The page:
To evaluation the doxorubicin (DOX)-loaded pH-sensitive polymeric micelle release from tumor blood vessels into tumor interstitium using an animal vessel visibility model, the so-called dorsal skin-fold window chamber model.
DOX-loaded pH-sensitive polyHis-b-PEG micelles and DOX-loaded pH-insensitive PLLA-b-PEG micelles were prepared. The uptake of the micelles by MDA-MB-231 breast cancer cells in vitro and in vivo was examined using flow cytometry. The pharmacokinetic parameters of the micelles were determined in SD rats after intravenous injection of a DOX dose (6 mg/kg). The release of the micelles from tumor vasculature and the antitumor efficacy were evaluated in MDA-MB-231 breast cancer xenografted in nude mice using a dorsal skin-fold window chamber.
The effective elimination half-life t1/2 of the pH-sensitive, pH-insensitive polymeric micelles and DOX-PBS in rats were 11.3 h, 9.4 h, and 2.1 h, respectively. Intravital microscopy in MDA-MB-231 breast cancer xenografted in nude mice showed that the pH-sensitive polymeric micelles rapidly extravasated from the tumor blood vessels, and DOX carried by the pH-sensitive micelles was preferentially released at the tumor site as compared to the pH-insensitive polymeric micelles. Furthermore, the pH-sensitive polymeric micelles exhibited significant greater efficacy in inhibition of tumor growth in the nude mice.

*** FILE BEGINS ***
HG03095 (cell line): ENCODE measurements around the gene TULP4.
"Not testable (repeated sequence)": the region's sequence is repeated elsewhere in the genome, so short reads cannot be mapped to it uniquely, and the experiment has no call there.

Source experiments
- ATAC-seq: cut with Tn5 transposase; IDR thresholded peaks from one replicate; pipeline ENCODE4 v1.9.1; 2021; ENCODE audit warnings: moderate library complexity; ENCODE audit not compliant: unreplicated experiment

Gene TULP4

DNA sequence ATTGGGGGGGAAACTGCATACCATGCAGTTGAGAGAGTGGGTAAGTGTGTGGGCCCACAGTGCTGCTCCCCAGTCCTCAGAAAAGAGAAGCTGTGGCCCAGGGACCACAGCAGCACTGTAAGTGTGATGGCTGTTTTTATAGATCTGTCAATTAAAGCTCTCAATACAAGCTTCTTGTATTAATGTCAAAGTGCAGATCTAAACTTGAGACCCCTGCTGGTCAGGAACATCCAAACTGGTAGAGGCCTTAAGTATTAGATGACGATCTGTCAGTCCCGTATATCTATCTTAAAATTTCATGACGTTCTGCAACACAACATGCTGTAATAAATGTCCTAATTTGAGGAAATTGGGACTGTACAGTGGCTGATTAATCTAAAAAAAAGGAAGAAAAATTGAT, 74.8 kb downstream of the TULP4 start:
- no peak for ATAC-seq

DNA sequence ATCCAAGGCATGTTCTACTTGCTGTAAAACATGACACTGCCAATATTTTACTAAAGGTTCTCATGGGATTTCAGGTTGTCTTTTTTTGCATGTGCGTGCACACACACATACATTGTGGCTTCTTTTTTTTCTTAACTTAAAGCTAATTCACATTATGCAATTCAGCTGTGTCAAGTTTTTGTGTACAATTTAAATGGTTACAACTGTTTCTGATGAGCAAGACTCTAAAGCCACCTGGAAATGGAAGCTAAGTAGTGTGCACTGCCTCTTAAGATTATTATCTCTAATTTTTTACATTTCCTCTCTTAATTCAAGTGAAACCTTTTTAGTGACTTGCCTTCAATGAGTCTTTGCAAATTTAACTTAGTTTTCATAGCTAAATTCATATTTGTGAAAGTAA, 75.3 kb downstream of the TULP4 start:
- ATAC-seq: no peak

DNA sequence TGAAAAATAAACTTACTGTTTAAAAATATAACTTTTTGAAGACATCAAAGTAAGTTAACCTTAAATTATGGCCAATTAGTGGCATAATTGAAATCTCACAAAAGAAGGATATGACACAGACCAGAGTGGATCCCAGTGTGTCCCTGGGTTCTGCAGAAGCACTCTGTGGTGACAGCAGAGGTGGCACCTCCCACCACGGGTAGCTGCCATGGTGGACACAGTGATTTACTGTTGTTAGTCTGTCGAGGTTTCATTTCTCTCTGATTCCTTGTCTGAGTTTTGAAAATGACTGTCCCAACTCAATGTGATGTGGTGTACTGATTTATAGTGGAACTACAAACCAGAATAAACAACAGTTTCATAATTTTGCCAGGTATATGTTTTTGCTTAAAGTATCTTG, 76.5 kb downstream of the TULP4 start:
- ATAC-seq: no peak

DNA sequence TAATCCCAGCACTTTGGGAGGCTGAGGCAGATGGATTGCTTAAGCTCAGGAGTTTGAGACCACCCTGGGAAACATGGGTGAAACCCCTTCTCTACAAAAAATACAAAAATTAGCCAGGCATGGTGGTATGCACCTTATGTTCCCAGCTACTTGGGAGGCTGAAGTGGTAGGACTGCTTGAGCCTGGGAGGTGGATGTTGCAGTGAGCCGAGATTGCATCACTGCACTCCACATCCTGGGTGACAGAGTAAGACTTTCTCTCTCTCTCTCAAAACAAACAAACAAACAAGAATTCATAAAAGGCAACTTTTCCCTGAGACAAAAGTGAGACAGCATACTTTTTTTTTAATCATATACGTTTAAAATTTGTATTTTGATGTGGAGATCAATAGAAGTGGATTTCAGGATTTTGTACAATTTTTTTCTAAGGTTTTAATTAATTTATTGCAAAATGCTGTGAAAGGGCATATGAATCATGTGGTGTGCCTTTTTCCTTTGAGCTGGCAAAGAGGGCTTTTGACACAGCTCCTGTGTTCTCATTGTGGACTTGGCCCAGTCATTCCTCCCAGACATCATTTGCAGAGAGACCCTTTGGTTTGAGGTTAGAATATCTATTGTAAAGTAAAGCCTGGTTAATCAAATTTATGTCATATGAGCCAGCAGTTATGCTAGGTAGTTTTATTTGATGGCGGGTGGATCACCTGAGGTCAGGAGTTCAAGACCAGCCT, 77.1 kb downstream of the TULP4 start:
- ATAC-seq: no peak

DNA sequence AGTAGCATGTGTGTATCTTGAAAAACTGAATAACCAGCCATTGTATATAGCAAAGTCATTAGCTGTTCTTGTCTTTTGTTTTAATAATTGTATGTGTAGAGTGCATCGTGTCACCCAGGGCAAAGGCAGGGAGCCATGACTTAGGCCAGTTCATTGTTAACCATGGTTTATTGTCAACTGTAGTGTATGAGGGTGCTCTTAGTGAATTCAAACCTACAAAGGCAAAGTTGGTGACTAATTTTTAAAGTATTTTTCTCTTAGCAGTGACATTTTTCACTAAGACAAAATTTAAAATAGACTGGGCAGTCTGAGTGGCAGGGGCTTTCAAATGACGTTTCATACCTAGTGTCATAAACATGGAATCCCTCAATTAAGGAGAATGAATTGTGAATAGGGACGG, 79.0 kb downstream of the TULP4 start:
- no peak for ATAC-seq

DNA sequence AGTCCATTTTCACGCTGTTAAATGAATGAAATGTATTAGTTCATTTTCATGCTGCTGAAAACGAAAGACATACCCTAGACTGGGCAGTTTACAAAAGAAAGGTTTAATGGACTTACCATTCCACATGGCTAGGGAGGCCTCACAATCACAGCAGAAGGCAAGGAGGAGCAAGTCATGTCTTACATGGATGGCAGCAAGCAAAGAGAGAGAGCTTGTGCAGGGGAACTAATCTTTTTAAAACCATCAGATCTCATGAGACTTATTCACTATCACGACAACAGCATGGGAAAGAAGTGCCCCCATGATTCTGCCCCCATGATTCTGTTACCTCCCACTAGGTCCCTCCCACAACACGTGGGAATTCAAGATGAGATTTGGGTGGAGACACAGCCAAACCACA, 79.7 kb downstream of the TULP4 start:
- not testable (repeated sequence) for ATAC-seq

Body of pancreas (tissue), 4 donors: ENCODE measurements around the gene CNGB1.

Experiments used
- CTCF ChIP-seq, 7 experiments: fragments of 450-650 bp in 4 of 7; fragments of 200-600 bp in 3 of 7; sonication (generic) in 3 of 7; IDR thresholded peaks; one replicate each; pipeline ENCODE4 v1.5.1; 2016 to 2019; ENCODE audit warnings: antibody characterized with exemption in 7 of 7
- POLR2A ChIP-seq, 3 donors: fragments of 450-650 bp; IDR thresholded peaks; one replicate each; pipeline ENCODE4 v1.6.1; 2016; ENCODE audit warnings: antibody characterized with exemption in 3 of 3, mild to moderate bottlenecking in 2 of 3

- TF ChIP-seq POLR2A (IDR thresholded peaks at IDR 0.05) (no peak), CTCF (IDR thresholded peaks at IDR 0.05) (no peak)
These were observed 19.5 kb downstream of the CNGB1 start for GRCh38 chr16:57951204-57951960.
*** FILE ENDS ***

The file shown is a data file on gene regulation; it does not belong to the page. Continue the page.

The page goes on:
When DOX is loaded into pH-sensitive polymeric micelles, the acidity in tumor interstitium causes the destabilization of the micelles and triggers drug release, resulting in high local concentrations within the tumor, thus more effectively inhibiting the tumor growth in vivo.